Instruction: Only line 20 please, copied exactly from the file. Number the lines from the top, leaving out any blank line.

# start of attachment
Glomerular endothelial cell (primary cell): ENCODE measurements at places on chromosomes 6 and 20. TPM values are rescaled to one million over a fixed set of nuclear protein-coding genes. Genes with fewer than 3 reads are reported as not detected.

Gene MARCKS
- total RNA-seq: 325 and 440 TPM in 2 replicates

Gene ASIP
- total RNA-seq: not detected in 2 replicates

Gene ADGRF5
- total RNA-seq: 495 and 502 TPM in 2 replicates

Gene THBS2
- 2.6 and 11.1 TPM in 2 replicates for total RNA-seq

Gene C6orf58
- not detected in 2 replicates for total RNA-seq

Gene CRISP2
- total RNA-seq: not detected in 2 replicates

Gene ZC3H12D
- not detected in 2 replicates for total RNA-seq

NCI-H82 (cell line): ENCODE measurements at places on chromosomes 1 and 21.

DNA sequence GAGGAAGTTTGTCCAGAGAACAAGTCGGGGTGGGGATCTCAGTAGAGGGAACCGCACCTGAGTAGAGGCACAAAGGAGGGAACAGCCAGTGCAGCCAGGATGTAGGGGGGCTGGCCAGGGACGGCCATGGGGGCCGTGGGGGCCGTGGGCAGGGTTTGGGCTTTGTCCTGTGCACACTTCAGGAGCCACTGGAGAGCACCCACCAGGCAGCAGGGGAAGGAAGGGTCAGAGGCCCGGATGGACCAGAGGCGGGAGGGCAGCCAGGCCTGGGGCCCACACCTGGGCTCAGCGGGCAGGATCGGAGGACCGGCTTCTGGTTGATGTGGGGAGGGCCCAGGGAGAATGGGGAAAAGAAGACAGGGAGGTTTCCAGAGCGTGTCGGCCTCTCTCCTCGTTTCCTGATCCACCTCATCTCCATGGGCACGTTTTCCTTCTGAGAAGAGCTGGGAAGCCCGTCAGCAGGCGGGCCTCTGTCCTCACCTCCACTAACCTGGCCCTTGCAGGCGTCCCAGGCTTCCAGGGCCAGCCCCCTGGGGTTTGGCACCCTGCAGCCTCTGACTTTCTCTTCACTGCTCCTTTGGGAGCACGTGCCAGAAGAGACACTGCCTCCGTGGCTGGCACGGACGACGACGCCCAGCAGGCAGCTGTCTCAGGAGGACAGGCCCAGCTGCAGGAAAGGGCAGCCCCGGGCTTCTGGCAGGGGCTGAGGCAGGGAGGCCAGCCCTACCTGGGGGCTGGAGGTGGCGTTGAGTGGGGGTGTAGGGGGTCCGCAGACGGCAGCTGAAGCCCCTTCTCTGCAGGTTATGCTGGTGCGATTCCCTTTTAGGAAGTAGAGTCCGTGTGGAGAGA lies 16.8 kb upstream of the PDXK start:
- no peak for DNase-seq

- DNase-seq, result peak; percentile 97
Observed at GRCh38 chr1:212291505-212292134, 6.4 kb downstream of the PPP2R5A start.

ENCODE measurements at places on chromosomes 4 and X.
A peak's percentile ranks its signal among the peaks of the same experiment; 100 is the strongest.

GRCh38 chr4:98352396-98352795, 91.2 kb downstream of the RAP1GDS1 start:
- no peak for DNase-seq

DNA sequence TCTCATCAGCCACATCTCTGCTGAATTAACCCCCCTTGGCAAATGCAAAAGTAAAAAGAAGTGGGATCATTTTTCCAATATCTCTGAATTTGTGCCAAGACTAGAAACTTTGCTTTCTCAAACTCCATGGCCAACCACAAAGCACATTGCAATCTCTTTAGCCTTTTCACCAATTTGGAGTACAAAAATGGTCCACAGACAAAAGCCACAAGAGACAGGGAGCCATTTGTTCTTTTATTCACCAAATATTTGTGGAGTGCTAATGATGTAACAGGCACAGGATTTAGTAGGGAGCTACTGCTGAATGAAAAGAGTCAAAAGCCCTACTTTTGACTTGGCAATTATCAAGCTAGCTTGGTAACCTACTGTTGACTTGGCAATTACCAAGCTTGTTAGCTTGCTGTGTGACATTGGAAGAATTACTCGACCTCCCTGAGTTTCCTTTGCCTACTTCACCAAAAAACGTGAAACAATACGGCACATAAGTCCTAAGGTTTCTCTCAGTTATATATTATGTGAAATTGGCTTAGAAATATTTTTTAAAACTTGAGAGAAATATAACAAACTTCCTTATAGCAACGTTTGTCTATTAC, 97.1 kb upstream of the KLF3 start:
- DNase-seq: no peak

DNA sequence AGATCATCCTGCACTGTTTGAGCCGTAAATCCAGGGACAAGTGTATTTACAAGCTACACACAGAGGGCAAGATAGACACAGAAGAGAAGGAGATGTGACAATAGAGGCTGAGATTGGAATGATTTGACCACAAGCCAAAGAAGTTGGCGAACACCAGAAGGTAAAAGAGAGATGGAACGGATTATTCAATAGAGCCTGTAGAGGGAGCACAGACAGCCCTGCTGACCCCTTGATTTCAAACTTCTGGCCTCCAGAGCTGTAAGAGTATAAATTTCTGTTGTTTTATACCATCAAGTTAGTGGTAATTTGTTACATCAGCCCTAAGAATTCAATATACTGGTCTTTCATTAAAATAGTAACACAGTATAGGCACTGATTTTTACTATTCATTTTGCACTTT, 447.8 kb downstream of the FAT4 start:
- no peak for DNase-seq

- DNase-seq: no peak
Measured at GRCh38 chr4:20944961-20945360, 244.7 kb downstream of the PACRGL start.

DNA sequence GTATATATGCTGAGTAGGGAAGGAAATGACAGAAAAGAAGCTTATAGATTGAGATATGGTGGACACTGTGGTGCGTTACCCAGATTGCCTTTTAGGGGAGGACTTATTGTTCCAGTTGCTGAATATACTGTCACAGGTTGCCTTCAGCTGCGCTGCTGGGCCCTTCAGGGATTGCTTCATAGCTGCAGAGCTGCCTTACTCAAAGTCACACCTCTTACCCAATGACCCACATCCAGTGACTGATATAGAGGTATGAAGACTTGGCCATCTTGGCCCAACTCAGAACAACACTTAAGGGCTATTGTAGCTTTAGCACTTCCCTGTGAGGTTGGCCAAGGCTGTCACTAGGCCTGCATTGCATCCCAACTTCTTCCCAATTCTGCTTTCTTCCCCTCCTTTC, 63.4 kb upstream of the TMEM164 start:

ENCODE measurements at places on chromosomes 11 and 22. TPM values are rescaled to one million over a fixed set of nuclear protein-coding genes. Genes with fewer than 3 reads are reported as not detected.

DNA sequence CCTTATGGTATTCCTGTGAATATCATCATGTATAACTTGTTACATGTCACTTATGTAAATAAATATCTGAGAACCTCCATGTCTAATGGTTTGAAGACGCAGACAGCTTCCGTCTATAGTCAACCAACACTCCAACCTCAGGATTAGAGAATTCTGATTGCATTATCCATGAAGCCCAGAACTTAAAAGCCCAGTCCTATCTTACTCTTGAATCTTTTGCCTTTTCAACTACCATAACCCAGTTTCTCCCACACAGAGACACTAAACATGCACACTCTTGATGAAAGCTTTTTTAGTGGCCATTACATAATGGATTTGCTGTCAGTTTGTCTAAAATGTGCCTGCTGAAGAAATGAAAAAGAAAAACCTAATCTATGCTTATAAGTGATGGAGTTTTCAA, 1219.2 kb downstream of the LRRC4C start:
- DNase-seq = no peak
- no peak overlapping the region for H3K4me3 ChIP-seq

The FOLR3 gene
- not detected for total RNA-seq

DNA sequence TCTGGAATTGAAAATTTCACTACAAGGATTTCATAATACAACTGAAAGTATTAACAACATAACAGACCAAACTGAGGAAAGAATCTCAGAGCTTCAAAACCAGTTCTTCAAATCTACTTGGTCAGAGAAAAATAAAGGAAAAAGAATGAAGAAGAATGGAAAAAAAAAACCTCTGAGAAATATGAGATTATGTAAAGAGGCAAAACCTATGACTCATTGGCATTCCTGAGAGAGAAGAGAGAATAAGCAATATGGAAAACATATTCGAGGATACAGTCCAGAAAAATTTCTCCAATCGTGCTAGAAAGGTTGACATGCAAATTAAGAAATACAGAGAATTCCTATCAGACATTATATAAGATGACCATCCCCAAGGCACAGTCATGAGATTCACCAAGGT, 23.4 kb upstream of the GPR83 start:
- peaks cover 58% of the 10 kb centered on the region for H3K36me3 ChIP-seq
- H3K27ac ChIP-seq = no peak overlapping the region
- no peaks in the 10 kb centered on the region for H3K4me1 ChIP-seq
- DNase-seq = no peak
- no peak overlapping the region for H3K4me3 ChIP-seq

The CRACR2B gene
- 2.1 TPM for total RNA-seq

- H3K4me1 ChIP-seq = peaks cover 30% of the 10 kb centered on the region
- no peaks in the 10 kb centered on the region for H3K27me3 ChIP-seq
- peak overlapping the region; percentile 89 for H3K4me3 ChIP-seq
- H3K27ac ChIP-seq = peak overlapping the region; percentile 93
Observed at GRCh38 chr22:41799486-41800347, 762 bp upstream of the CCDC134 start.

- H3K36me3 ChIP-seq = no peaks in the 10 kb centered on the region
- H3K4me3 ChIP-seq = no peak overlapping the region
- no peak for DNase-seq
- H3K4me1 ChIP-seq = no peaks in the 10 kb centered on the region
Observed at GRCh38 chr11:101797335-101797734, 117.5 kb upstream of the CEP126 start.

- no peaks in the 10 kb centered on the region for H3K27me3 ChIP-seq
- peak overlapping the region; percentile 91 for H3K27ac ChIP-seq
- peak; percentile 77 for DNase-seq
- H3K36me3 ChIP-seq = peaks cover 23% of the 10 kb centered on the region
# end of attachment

Observed at GRCh38 chr1:212291505-212292134, 6.4 kb downstream of the PPP2R5A start.